Reflection: 18 months as a Junior Designer

It feels like yesterday, but 18 months ago I got the train to London with a suitcase and optimism… And I never left (although I definitely have more than a suitcase here now).

 Photo on 2014-11-14 at 13.27 #4B

After 3 years at Uni I thought I had done the hard part of learning… But I was wrong, so wrong! I obviously knew that I still had a lot to learn, but I learnt so much in my first 6 months in a studio!

My blog has been a record of my career in design for over 6 years now – from a clueless college student to a Junior Designer. This time last year I posted about 1 year after graduation and I thought it was about time to share again. So here it is – Reflection: 18 months as a Junior Designer: what I’ve learnt so far…

– How to learn (again): You will continue to learn your whole life, but there are so many different ways of learning. Learning in industry is completely different to University. A working environment is so fast paced and often you’re running whilst still learning how to walk. I don’t think University can ever really prepare graduates for the real working world, so I guess the best way is to just jump in at the deep end. It’s sink or swim!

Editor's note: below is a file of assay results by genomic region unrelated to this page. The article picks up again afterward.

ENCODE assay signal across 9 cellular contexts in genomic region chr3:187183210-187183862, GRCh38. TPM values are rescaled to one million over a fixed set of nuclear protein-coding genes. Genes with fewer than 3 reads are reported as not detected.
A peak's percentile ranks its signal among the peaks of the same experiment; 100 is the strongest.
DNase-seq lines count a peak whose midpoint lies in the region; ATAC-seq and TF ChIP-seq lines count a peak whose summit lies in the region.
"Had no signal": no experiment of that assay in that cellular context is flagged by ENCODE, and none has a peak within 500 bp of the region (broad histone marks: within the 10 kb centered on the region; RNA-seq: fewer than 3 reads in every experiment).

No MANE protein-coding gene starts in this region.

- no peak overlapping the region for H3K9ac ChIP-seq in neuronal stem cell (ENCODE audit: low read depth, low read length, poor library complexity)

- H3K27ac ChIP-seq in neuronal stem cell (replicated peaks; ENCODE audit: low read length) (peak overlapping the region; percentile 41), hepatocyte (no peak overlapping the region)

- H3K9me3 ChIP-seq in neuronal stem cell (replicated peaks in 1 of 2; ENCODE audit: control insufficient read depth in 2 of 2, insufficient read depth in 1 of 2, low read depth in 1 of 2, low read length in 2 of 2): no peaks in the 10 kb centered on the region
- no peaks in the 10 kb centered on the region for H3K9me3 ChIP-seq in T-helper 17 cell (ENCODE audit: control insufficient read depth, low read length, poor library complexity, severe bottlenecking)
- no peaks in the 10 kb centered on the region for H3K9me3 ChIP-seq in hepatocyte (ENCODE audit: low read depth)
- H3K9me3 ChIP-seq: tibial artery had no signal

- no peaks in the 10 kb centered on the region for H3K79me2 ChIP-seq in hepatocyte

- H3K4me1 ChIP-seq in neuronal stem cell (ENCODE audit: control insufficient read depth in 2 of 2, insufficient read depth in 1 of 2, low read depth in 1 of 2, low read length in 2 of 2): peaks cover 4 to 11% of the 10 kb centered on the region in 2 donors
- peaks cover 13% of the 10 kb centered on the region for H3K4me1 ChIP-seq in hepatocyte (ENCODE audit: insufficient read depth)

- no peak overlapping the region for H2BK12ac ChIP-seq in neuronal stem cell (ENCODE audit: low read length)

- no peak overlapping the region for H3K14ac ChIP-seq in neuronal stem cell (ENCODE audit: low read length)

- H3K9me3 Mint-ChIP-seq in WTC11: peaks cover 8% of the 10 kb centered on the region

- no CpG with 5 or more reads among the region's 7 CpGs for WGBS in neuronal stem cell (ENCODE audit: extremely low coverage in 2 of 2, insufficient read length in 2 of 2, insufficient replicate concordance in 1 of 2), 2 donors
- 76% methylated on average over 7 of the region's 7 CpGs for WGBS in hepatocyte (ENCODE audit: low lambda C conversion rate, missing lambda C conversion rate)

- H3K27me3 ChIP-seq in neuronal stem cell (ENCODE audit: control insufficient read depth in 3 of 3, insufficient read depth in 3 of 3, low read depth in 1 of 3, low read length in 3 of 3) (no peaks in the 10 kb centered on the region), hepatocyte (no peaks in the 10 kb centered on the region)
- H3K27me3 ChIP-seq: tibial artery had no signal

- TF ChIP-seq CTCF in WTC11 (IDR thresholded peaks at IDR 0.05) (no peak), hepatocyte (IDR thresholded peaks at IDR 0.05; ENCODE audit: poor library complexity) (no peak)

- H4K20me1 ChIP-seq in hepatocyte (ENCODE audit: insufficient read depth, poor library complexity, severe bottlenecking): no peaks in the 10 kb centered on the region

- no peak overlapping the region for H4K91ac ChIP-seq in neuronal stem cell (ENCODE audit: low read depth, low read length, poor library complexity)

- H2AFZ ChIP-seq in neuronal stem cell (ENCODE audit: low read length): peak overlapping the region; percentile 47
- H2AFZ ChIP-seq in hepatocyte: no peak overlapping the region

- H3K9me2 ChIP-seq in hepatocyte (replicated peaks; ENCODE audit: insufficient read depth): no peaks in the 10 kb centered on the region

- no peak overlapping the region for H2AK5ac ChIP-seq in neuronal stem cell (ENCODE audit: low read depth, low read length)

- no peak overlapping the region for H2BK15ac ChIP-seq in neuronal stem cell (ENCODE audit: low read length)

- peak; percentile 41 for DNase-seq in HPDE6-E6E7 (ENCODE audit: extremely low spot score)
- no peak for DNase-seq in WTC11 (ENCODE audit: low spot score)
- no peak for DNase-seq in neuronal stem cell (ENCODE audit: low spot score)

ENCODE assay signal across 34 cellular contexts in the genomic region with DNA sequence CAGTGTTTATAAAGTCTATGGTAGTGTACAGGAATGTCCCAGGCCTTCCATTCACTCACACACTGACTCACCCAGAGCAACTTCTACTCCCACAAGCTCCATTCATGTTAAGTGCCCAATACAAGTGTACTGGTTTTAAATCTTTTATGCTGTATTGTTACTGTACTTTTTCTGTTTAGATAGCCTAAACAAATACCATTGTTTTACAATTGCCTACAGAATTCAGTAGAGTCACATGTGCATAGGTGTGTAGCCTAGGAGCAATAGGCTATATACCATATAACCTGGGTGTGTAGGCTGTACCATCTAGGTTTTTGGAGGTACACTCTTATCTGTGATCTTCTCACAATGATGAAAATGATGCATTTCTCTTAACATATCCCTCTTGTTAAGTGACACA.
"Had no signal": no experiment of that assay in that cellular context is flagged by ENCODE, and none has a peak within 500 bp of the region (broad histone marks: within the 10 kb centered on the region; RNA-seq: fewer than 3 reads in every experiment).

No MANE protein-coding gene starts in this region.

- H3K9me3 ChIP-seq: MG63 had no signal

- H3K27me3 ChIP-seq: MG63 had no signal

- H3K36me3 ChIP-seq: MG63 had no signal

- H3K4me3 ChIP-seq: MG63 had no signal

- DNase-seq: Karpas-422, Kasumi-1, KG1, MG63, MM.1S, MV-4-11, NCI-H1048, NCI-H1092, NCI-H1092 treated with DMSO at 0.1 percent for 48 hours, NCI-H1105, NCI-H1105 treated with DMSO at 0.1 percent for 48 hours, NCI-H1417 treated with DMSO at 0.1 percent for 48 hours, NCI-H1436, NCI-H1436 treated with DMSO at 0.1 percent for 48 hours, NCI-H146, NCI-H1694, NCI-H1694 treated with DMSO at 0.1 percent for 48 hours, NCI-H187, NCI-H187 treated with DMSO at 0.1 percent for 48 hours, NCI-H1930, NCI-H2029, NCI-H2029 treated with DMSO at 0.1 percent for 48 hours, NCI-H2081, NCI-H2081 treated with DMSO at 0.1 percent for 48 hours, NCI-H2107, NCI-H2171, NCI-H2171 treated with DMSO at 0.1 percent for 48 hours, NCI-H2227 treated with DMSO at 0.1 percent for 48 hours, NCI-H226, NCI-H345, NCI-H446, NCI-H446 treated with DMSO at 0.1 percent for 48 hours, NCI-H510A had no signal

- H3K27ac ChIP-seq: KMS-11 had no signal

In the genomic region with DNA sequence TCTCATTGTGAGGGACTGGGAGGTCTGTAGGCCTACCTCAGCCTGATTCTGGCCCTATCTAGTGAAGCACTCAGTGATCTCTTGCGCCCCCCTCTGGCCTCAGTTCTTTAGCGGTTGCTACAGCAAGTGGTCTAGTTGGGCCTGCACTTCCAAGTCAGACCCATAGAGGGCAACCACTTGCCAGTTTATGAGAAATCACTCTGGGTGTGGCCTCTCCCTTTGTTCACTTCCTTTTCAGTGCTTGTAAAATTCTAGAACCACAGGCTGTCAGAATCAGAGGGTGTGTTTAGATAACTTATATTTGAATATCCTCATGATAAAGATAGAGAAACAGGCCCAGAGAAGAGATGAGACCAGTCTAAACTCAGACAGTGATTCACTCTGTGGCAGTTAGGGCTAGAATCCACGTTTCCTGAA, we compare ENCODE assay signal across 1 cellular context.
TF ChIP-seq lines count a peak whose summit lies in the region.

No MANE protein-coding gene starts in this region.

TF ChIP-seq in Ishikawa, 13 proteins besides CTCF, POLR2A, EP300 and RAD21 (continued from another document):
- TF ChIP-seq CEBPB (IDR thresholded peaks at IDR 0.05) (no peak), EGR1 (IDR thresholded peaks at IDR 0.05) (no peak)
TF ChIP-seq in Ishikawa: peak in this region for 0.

– How to send something to print: Press print? No, it’s not that easy. Firstly there’s how to set up a document for print: checking all of your images are linked properly (InDesign problems), the correct colour profile (CMYK not RGB), the correct DPI (72 looks great on screen… Not so much in print) and don’t forget exporting with the right bleed, crop marks etc – the list goes on! AND THEN you need to tell the printer what you want – the colours, paper stock

– How to check details (at least 5 times). Spelling, grammar, punctuation, names, website links, dates, fonts, colours, DPI, file sizes… These are all SO important. I’ll be honest, I feel a bit sick every time I send something to print/to a client because I just have a little feeling that something could be wrong. Sometimes you just have to hit send, otherwise you’d never get anything done… ha